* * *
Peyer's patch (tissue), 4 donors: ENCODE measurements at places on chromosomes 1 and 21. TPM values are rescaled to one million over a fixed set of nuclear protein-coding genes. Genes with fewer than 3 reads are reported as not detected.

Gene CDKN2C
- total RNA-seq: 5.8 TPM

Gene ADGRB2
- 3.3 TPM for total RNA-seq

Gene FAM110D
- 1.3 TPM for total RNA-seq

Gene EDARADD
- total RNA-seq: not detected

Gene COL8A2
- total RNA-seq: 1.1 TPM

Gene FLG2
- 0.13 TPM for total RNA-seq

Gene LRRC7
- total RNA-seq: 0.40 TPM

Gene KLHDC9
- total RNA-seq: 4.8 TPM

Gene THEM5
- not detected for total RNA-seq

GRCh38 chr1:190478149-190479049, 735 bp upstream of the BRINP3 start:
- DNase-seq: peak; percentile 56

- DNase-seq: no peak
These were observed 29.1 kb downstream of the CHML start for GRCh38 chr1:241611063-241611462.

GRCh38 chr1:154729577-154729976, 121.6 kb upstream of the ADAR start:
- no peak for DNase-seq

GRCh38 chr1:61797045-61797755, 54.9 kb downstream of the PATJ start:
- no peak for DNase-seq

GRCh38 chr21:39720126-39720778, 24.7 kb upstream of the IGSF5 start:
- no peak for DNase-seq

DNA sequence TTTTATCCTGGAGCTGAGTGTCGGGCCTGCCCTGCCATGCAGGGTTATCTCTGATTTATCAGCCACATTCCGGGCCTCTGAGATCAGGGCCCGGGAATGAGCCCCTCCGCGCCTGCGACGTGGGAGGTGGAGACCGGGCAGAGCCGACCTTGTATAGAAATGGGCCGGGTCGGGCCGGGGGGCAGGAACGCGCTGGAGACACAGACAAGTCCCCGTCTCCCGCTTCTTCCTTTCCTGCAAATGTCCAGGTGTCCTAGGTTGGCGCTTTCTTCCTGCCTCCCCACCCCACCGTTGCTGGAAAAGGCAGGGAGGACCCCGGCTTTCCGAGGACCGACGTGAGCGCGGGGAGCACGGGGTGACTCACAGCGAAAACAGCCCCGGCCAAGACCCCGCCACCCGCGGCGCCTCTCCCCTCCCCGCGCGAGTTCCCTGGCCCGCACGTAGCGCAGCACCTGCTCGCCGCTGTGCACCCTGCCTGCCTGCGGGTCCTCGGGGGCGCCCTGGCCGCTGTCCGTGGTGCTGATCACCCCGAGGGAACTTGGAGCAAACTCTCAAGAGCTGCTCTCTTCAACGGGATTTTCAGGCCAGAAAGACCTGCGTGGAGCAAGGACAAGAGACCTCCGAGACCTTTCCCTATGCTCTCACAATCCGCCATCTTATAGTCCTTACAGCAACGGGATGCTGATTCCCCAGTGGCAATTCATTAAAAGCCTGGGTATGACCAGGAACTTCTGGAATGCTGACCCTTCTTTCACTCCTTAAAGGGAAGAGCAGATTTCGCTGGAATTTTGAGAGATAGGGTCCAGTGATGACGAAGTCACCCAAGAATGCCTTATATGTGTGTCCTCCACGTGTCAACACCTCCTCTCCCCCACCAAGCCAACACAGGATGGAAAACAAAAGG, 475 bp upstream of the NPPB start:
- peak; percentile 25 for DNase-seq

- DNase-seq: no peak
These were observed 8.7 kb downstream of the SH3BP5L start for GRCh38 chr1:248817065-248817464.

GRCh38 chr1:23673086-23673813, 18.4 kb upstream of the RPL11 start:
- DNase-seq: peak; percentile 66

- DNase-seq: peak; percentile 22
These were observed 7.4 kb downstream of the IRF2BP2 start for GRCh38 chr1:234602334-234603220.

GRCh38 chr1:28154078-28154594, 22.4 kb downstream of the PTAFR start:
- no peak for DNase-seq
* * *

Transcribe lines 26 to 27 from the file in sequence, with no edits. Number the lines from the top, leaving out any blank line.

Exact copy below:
GRCh38 chr1:61797045-61797755, 54.9 kb downstream of the PATJ start:
- no peak for DNase-seq